James Shields is not your typical #1 starter. He was a 16th round draft pick by the Rays back in 2000, then never rated as a top prospect as he climbed through the farm system. His fastball sits in the low-90s, and he doesn’t throw it that often, instead mostly relying on his cutter, curve, and change-up. The change-up is excellent, but the rest of his repertoire is somewhat unexciting. Until he started racking up 200 inning seasons in the big leagues, scouts were never that impressed with what Shields had to offer.
Through years of excellent performances, he has changed a lot of minds, and has proven that his package of skills can get big league hitters out on a regular basis. Today, we’ll look at three pitchers who have similar skills, and might be able to follow Shields’ lead by developing into an unexpected ace.
Jon Niese, New York Mets
Besides throwing with his left-hand, there are a lot of similarities between Niese and a young James Shields. His average fastball velocity sits at around 90 MPH, and to balance it out, he leans heavily on his cut fastball, while also working in his curve and change-up. And, like with Shields early in his career, the only thing keeping him from being a frontline starting pitcher is a problem with allowing home runs. From 2010 to 2012, 11.7% of Niese’s fly balls have left the yard; of the 24 NL starters who have thrown 500 or more innings over the last three years, only Bronson Arroyo has a higher HR/FB rate, and he pitches in a much more hitter friendly ballpark.
In K/BB ratio, Niese actually grades out ahead of guys like Anibal Sanchez and Johnny Cueto, but his propensity for giving up the long ball has kept his results from matching what they’ve put up. If he can get his home run rate down — and HR/FB rate is far less predictive than things like walk rate or strikeout rate – than Niese could be in for a breakout season sooner than later.
Mike Minor, Atlanta Braves
Unlike Shields, Minor has been on scouts radar for a while; he was the #7 overall pick in the 2009 draft, and Keith Law rated him as the #61 prospect in baseball before the 2011 season. However, Minor was highly thought of for his polish and proximity to the majors, not so much his upside as a frontline starter. After a miserable start to the 2012 season, however, Minor showed some flashes of developing into that kind of pitcher in the second half.
In the first three months of 2012, Minor issued 33 walks against 72 strikeouts, a mediocre total for an extreme fly ball pitcher who also gave up 18 home runs. The total led to a 6.19 ERA, and questions over whether Minor was capable of being anything more than a back-end starter. However, in the second half of the year, Minor started working in his slider a bit more often, and perhaps more importantly, he started working on the outer half of the strike zone with more frequency (http://espn.go.com/blog/sweetspot/post/_/id/28975/a-closer-look-at-mike-minors-improvement). The shift in results was dramatic – he allowed just eight home runs and posted a 73/18 K/BB ratio in the final three months of the season, and his ERA dropped to 2.21 over that stretch. His overall season numbers don’t look very good, but if Minor can continue to work the outer half of the plate and keep the ball in the yard, he’s got a chance to turn into a very good starting pitcher.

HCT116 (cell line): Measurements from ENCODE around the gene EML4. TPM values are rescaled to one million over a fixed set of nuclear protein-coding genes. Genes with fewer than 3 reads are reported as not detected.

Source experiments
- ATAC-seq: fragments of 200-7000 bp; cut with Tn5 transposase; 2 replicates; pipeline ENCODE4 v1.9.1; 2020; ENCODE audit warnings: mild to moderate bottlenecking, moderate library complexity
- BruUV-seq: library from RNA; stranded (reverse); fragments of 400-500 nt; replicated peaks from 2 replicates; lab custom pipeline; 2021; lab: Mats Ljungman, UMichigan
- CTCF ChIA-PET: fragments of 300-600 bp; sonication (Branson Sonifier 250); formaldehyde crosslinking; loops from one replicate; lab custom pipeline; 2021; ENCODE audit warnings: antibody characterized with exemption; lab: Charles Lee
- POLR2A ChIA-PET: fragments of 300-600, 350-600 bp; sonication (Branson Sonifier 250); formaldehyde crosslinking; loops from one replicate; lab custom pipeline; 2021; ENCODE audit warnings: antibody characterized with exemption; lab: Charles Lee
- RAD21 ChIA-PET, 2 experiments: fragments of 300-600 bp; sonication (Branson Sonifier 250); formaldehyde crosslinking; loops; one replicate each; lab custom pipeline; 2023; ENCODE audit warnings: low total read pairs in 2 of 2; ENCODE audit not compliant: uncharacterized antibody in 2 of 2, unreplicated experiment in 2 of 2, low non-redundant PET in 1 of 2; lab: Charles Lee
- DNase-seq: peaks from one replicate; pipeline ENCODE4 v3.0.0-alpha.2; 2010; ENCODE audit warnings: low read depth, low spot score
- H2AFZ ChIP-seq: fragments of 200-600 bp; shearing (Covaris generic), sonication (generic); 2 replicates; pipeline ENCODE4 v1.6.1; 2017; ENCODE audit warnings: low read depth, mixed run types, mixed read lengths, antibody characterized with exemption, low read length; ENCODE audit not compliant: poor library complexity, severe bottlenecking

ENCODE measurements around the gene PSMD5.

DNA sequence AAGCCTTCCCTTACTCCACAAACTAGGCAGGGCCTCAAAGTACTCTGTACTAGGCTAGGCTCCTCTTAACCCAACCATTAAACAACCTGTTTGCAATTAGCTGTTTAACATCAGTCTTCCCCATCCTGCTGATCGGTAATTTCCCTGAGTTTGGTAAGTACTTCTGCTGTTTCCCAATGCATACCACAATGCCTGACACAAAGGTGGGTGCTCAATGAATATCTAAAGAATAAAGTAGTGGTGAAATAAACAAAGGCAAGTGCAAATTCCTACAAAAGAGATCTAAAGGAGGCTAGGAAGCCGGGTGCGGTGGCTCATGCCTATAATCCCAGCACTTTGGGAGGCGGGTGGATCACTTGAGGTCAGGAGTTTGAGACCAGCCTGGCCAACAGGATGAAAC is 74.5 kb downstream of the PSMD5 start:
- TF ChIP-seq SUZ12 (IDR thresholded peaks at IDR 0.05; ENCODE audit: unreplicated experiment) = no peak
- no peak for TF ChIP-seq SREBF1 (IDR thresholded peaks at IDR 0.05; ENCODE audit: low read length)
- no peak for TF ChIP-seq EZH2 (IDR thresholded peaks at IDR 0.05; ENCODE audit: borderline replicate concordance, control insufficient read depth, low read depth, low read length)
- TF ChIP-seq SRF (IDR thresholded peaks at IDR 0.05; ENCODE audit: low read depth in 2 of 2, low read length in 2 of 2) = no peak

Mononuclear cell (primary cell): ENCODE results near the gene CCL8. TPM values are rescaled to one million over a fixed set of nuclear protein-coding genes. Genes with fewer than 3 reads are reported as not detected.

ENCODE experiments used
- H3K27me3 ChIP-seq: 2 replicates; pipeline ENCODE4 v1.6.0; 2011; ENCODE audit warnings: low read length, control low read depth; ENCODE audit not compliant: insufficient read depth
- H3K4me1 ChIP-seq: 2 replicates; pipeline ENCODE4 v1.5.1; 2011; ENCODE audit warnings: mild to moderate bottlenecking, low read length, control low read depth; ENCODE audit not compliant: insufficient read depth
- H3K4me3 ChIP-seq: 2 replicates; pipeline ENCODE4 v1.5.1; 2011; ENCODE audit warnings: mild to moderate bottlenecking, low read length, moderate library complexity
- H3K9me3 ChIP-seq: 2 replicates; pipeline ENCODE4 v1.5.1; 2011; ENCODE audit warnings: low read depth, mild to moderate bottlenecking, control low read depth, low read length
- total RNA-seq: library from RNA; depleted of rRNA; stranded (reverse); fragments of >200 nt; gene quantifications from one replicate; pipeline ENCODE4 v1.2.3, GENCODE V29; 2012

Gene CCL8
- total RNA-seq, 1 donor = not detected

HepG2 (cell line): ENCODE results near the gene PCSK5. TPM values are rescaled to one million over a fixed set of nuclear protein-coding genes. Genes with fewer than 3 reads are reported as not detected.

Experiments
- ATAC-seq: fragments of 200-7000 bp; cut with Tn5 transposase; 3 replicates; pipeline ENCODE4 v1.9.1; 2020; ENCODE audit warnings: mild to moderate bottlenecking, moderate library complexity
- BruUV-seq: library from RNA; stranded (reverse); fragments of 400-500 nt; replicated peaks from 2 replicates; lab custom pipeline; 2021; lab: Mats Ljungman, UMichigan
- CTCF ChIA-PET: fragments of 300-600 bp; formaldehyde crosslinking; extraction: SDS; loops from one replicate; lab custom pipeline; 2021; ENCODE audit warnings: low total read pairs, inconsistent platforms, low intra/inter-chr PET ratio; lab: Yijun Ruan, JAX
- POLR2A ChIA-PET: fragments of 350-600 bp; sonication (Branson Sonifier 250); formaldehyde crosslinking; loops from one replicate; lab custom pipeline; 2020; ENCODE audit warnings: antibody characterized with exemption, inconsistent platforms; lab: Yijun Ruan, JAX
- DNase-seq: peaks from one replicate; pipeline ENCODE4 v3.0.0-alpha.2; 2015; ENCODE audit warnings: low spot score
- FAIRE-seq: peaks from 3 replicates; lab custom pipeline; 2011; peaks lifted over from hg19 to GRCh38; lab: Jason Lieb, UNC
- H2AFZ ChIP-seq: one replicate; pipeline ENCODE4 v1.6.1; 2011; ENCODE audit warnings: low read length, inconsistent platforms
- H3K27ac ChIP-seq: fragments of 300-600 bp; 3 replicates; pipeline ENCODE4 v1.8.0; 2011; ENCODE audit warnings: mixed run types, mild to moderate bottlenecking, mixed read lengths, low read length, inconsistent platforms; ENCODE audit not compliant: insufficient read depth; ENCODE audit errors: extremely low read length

Tommy Milone, Oakland Athletics
Like Shields, Milone was a bit of an after thought as a prospect, not getting selected until the 10th round of the 2008 draft, then being overlooked even as he dominated hitters in the minor leagues. When he was included in the Gio Gonzalez trade last winter, he was considered something of a throw-in; the other three prospects in the deal were labeled as the real return for Oakland. Meanwhile, Milone quietly took his 88 MPH fastball to the Major Leagues and turned in an excellent rookie season, baffling hitters with an array of change-ups and racking up nearly four strikeouts for every walk he issued in 2012. He has the least impressive fastball of any pitcher on this list, but he also has the best change-up, which is the pitch that has helped Shields turn into a legitimate frontline starting pitcher.
Milone also has one other thing working in his favor – his home ballpark. A large part of Shields’ success came from pitching in a home run depressing park in Tampa Bay, as he allowed just 0.74 HR/9 at home compared to 1.28 HR/9 on the road. Milone was even more extreme in his home/road splits last year, giving up just 0.55 HR/9 in Oakland compared to an astonishing 1.77 HR/9 when he left the friendly confines. Those numbers will come closer together as the samples get larger, but playing in a big ballpark is going to be a significant benefit to Milone, and he may be able to ride the stadium’s park effects to better numbers than were ever imagined for a guy with his stuff.